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Child Nutrition

The main issue experience by most parents regarding their child’s nutrition is having a fussy eater. Very rarely does a child with a gluten intolerance, asthma or diabetes want to experience the repercussions of bad eating so they are usually very good on their newly adopted eating plans. It is the healthy children that are the culprits often threatening parents with a nil by mouth tactic that works. Parents are left exhausting all means of feeding their little ones good food and so opt for what they will eat which is a poor diet high in processed and high sugared foods.


Many Nutritionists blame parents for their children’s poor health – a kind of a “fish rots from the head” credo. I do understand their train of thought but in reality, many parents do not think they have an alternative option regarding what goes into their children’s mouth. Although many are quick to judge, in reality children – even babies as young as eight months – are very fast learners and sense early on what frazzles their parents. I have seen time and again a desperate mother or father begging for some type of all in one food that has all the vitamins, minerals and nutrients needed for their fussy eater. A mother that I once consulted with called me one night and after introducing herself burst into tears because her three year old was losing concentration at school, not sleeping well, losing weight and had become very aggressive as well as showing signs of Gluten Intolerance by means of a constantly runny nose, runny stools and experiencing dizziness after eating. When asked what she fed the little one she said hot chocolate drinks and milkshakes and chocolate spread on white bread sandwiches as this was all her child would “allow” her to feed him.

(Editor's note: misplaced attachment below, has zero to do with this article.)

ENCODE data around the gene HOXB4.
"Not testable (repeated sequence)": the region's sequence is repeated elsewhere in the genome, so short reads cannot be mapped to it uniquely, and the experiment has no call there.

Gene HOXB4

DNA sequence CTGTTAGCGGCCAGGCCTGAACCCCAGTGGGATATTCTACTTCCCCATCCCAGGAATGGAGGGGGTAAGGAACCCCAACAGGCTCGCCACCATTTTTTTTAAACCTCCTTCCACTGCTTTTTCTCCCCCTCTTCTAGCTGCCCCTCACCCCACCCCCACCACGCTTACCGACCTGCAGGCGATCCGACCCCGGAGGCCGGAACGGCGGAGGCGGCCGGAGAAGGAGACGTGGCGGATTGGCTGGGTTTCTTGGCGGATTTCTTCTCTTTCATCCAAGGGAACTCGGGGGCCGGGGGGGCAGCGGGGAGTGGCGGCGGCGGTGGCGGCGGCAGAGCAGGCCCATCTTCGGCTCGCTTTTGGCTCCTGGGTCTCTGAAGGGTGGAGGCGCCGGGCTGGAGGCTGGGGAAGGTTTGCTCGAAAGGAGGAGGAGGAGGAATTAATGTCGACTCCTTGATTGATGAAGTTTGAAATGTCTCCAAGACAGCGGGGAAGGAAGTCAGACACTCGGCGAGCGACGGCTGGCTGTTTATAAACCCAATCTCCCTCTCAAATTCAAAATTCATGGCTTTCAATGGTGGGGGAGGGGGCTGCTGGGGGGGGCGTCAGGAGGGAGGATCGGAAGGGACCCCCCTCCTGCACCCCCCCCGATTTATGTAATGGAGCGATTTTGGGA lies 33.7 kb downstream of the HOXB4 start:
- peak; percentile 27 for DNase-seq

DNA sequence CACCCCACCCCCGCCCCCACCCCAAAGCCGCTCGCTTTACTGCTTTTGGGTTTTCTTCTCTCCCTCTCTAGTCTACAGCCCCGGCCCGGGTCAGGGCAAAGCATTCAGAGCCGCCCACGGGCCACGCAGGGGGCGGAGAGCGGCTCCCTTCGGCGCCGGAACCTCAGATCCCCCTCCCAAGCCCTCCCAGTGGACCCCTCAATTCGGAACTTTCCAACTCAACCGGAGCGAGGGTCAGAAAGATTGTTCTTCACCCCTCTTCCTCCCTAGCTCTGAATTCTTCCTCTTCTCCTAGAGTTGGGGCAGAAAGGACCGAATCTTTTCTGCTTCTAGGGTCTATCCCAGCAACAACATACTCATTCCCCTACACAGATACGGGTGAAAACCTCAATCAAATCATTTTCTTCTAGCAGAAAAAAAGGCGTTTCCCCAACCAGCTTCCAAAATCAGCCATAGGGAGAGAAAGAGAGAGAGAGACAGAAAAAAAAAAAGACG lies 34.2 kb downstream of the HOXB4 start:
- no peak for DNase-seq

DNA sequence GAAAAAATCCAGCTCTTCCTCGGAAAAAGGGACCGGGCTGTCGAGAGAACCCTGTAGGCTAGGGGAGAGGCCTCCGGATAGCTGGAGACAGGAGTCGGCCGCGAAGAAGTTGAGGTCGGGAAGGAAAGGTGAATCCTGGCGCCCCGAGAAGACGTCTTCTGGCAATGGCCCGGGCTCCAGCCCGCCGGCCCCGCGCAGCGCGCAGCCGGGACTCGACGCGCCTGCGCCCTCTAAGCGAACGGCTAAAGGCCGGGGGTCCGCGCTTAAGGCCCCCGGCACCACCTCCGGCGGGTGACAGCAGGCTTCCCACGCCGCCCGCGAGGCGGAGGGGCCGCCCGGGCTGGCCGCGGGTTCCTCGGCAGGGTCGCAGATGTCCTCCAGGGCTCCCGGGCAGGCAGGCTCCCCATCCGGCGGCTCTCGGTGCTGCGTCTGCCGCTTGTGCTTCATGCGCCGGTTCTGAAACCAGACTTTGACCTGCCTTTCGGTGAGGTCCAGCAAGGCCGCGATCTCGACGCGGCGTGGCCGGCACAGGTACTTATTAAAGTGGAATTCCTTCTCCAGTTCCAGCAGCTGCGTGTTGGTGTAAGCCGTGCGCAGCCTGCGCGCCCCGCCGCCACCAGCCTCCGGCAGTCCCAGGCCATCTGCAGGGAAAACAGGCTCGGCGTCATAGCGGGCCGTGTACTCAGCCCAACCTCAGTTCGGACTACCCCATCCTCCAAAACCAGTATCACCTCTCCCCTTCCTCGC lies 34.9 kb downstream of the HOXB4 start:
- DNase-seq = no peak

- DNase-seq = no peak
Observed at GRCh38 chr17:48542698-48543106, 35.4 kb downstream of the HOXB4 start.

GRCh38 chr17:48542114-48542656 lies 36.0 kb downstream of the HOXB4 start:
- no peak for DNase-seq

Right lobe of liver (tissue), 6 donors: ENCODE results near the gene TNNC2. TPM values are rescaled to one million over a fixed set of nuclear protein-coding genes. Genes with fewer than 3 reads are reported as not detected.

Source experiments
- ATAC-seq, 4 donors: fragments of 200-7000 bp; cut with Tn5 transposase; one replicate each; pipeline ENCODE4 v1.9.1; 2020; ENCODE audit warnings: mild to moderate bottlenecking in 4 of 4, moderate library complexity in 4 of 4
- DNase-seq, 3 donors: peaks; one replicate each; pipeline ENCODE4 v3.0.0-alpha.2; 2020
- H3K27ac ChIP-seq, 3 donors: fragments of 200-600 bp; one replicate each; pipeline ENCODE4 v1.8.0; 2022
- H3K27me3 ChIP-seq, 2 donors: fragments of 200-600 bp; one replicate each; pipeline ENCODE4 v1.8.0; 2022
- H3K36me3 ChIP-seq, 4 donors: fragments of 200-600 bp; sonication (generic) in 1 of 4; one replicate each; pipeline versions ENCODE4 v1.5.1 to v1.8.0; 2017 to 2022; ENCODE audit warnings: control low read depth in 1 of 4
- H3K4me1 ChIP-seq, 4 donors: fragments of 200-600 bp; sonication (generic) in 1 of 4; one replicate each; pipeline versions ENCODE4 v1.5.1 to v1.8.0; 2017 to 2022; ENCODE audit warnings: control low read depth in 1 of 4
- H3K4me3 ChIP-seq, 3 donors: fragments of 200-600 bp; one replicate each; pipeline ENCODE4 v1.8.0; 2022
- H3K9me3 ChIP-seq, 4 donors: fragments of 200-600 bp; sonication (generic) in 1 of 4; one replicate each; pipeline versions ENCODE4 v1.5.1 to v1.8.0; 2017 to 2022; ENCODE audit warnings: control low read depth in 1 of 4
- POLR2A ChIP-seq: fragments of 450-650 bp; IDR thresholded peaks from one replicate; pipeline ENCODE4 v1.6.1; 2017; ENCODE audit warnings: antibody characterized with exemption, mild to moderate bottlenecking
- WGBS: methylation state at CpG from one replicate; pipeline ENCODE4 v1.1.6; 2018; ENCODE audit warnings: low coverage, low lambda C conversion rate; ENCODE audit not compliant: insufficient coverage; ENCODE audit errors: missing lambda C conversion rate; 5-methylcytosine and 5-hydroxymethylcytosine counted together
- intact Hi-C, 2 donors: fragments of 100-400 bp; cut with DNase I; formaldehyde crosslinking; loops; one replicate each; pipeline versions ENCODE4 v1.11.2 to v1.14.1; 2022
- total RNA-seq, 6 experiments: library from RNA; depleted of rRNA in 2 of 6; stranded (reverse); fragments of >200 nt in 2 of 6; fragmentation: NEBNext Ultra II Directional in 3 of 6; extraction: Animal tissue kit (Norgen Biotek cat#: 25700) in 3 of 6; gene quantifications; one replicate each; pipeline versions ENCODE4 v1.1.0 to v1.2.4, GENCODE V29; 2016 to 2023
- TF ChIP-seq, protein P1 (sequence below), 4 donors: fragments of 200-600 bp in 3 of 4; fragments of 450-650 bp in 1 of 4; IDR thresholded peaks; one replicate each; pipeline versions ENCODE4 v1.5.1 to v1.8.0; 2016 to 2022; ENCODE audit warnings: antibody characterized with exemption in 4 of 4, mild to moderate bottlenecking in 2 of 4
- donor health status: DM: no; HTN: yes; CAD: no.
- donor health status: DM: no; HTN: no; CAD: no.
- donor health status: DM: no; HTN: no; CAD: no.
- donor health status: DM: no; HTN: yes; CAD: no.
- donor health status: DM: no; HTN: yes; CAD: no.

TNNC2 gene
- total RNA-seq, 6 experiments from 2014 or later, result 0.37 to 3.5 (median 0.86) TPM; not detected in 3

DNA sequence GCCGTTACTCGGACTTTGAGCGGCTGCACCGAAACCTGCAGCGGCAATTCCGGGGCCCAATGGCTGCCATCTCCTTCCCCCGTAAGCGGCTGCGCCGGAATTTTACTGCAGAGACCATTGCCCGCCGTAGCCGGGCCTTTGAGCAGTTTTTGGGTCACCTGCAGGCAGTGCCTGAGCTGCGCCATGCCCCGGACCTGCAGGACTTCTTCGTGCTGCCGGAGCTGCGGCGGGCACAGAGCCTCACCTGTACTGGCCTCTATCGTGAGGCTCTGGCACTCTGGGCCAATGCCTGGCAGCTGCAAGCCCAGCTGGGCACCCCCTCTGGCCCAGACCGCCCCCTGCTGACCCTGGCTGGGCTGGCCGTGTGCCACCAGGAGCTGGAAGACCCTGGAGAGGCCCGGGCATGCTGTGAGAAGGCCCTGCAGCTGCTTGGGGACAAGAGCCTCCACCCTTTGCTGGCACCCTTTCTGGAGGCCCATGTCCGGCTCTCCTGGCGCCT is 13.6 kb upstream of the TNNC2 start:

Unfortunately there is no one wonder food having it all – unless you count raw foods. This is where many parents think they have a problem. How do they get their little ones to enjoy raw and healthy foods? The answer is simple. It should, from the very beginning of their taste experience be the only foods they should be familiar with. Simultaneously, it should be the only food in the house. Not forever but at least for the first nine months to their first year.The psychology behind the thought that a house filled with sweets will not make children crave and constantly want sweet treats does not work. Rarely does it work and then only for a short while. A home stocked with good nutritious treats – fruits, nuts, yoghurts, bran rusks and biscuits, frozen yogurts, brown breads, honey etc – usually yields a more successful thought process regarding the need for something sweet. Sugar is addictive. The more you have the more you want. This is triple fold for children. Yes children must eat sweets – I will never advocate a sweet free child – it is not realistic nor is it logical. Allow them to indulge at a birthday party, a special occasion, an evening at the movies. The idea is not make sweets and processed treats an issue, a reward or a big deal. If a household is stocked with chocolte drinks, spread, white bread, biscuits, fizzy cold drinks, crisps, chocolates and so on, it is a given that that is what the child will want to eat all the time because that is what food is to them.